Plants vs. Animals
At one time, all living organisms fell into either the plants or animals category. It is the most basic classification of living things. Scientists have further classified plants and animals into other groups. Learning the differences between a plant and an animal makes it easier to recognize the wide variety of living things in this world. Scientists believe there are nearly 9 million different species of living organisms on the earth. There are more species of animals than plants, with 8.7 million animal species versus 400,000 plant species. However, millions of species haven’t even been identified yet.
The lesson first reviews the common traits of plants. Nearly all plants take root in one place and don’t move on their own. They contain chlorophyll (which is the green coloring matter that helps them make food) and can make their own food. Plants give off oxygen and absorb carbon dioxide emitted by animals. The cells of a plant have a cell wall that encloses and supports the cell. Finally, plants have no senses, or, at least, they have a very basic ability to sense.
Nearly every animal has the ability to move freely in its environment. Animals cannot make their own food and instead depend on plants and other animals for their food source. They emit carbon dioxide, which plants need, and breathe in oxygen. Animal cells do not have cell walls as plant cells do. And animals have highly developed senses, as well as a nervous system (brain, spinal cord, etc.).
Sometimes these various characteristics of plants and animals are visible, but others require a microscope to observe properly. Because humans are animals, it is easier for us to identify other animals or plants. The lesson ends with a prompt asking students to imagine being a different kind of animal or a plant and to explain why they would choose to be that organism.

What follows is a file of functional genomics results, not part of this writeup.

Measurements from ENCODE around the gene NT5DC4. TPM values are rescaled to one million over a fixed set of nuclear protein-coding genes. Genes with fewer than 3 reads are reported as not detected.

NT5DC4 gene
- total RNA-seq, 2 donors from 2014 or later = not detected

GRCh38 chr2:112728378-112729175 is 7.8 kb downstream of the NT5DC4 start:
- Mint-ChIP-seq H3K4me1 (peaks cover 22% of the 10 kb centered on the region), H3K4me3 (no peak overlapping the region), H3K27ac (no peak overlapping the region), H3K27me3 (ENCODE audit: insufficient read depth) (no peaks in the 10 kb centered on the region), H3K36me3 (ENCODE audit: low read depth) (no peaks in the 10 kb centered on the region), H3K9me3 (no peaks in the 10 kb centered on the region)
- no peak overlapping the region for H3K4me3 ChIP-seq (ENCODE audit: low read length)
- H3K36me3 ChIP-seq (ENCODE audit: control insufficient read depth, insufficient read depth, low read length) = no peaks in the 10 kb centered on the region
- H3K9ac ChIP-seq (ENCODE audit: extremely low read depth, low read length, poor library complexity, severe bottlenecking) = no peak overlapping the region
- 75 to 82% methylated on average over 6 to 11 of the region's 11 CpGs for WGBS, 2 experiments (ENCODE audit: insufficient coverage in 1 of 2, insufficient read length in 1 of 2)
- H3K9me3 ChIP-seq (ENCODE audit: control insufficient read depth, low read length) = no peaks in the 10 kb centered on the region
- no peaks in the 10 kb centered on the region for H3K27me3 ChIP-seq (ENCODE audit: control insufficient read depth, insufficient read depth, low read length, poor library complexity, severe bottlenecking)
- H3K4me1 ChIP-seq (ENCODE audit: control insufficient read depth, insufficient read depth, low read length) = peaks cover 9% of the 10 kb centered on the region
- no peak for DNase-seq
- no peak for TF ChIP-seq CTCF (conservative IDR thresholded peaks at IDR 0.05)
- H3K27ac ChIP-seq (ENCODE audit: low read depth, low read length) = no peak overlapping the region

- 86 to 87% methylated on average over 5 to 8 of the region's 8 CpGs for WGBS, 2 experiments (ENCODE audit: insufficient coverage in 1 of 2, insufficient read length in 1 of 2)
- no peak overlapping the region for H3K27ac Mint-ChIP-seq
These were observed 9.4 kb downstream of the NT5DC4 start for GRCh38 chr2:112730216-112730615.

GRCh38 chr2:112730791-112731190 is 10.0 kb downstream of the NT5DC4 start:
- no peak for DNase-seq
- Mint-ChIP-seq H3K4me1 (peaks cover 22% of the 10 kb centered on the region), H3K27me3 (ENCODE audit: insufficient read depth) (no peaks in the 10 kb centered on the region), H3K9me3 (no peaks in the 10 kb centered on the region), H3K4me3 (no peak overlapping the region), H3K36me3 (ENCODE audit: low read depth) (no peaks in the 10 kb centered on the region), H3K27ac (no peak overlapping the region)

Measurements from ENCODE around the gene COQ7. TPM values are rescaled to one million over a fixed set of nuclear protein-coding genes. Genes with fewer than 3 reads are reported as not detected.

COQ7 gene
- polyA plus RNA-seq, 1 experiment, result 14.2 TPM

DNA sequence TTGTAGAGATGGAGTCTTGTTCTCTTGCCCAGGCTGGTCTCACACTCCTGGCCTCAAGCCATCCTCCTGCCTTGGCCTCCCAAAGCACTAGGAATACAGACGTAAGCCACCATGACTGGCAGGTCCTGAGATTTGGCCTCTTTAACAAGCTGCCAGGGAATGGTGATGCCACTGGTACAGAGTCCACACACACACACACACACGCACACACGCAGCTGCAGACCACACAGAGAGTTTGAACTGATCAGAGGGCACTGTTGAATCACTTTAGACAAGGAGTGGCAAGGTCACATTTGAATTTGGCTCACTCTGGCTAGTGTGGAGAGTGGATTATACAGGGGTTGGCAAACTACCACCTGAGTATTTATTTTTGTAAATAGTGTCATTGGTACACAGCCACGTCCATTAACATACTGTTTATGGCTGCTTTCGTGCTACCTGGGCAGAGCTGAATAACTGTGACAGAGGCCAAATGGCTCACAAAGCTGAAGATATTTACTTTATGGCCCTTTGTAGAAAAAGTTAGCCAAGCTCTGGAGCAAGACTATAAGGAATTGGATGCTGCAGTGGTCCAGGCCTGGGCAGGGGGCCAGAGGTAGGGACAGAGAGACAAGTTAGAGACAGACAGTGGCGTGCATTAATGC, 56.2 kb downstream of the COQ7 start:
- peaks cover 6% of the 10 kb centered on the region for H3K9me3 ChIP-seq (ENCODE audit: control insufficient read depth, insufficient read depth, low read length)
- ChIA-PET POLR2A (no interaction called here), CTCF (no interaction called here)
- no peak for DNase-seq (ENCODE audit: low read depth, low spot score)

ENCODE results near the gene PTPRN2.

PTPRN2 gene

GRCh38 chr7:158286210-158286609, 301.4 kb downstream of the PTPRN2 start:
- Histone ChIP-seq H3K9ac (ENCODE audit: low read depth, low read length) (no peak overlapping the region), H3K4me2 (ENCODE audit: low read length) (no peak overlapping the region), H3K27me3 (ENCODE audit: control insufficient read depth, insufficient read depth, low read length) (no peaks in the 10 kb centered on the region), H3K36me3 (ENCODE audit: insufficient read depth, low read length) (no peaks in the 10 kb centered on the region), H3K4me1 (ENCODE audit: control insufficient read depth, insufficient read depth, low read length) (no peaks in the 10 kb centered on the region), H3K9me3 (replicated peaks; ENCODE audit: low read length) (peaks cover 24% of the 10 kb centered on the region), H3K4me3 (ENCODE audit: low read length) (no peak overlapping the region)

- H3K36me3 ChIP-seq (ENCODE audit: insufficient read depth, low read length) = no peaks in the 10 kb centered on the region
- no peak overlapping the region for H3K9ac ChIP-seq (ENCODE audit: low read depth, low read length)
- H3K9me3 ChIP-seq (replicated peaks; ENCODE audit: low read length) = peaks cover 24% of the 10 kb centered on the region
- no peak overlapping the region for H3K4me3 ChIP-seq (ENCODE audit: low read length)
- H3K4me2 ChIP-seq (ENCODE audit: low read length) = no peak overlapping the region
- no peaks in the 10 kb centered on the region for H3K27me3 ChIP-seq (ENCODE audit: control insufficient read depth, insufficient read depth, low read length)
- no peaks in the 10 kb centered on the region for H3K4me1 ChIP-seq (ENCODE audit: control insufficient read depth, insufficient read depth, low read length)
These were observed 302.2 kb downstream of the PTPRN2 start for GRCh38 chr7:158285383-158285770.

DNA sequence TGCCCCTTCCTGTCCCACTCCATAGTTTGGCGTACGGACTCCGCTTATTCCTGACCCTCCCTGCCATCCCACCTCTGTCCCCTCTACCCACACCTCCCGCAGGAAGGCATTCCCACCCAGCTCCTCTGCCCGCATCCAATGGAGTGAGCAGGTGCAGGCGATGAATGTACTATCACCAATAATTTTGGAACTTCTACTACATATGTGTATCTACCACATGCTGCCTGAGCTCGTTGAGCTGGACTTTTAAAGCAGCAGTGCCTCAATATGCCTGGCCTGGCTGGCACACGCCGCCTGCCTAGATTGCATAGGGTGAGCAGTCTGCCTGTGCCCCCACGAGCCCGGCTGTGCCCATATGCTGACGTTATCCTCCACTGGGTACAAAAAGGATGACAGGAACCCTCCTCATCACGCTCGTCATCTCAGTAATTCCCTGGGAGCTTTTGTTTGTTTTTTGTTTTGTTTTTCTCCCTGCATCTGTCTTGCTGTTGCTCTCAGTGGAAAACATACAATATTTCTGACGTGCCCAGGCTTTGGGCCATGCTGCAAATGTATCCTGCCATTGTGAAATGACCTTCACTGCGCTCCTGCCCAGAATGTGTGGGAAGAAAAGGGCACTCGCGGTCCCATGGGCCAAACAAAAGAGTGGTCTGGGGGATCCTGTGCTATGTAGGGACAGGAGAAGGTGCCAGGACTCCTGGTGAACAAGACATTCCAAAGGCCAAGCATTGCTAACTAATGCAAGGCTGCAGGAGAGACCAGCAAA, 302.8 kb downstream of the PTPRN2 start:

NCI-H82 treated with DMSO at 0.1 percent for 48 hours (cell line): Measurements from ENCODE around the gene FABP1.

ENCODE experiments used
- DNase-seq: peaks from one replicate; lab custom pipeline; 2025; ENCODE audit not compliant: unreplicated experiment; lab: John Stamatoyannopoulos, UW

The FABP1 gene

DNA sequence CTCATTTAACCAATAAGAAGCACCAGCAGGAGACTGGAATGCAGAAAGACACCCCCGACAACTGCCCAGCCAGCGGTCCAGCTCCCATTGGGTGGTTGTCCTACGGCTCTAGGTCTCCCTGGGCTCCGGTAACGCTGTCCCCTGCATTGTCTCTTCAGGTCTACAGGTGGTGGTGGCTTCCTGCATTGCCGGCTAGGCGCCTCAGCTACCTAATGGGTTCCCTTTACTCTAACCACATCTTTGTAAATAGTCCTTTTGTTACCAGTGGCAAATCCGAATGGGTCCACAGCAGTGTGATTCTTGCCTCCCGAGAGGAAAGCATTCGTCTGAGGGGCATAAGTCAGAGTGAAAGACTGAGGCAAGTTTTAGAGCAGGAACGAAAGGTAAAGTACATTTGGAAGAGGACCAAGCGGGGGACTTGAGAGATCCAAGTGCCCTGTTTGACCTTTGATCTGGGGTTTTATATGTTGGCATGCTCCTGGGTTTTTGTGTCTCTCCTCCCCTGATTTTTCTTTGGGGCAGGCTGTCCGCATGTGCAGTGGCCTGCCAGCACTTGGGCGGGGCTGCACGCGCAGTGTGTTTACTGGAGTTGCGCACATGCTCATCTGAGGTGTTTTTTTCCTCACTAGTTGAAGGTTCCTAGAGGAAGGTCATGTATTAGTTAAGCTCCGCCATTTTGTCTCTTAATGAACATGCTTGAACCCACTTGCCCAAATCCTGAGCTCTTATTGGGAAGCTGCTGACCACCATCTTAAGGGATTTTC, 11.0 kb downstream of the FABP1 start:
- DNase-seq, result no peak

IDENTIFYING PLANTS AND ANIMALS LESSON PLAN WORKSHEETS
The Identifying Plants and Animals lesson plan includes three worksheets: an activity worksheet, a practice worksheet, and a homework assignment. Each one will help students solidify their grasp of the material they learned throughout the lesson. You can refer to the classroom procedure guidelines to know when to hand out each worksheet.
COMPLETE THE CHART ACTIVITY WORKSHEET
With a partner, students will complete a chart that contains rows of questions and two columns. You will assign the students one animal and one plant to research and find the correct information to answer the question for each row. Once all the students finish their charts, they can present their findings to the class.
IDENTIFYING PLANTS AND ANIMALS PRACTICE WORKSHEET
The practice worksheet splits into three sections. For the first section, students will match definitions to the correct terms. They will use the terms from the options on the right side of the page. Next, they will decide whether characteristics represent plants (P) or animals (A). There is a total of 10 characteristics in this section. The final part requires students to list the five characteristics that all living organisms have in common and then draw one animal and one plant.
10 QUESTIONS HOMEWORK ASSIGNMENT
For the homework assignment, students will first respond to 10 questions or prompts. At the bottom of the page, there are six pictures. Students must determine whether each one is a plant or an animal.
Worksheet Answer Keys
The final pages of the document are answer keys for the practice and homework worksheets. The answers are in red to make it easy to compare them with the responses from your students. For the most part, there should be no variation, but some questions will differ because they do not have just one right answer. If you choose to administer the lesson pages to your students via PDF, you will need to save a new file that omits these pages. Otherwise, you can simply print out the applicable pages and keep these as reference for yourself when grading assignments.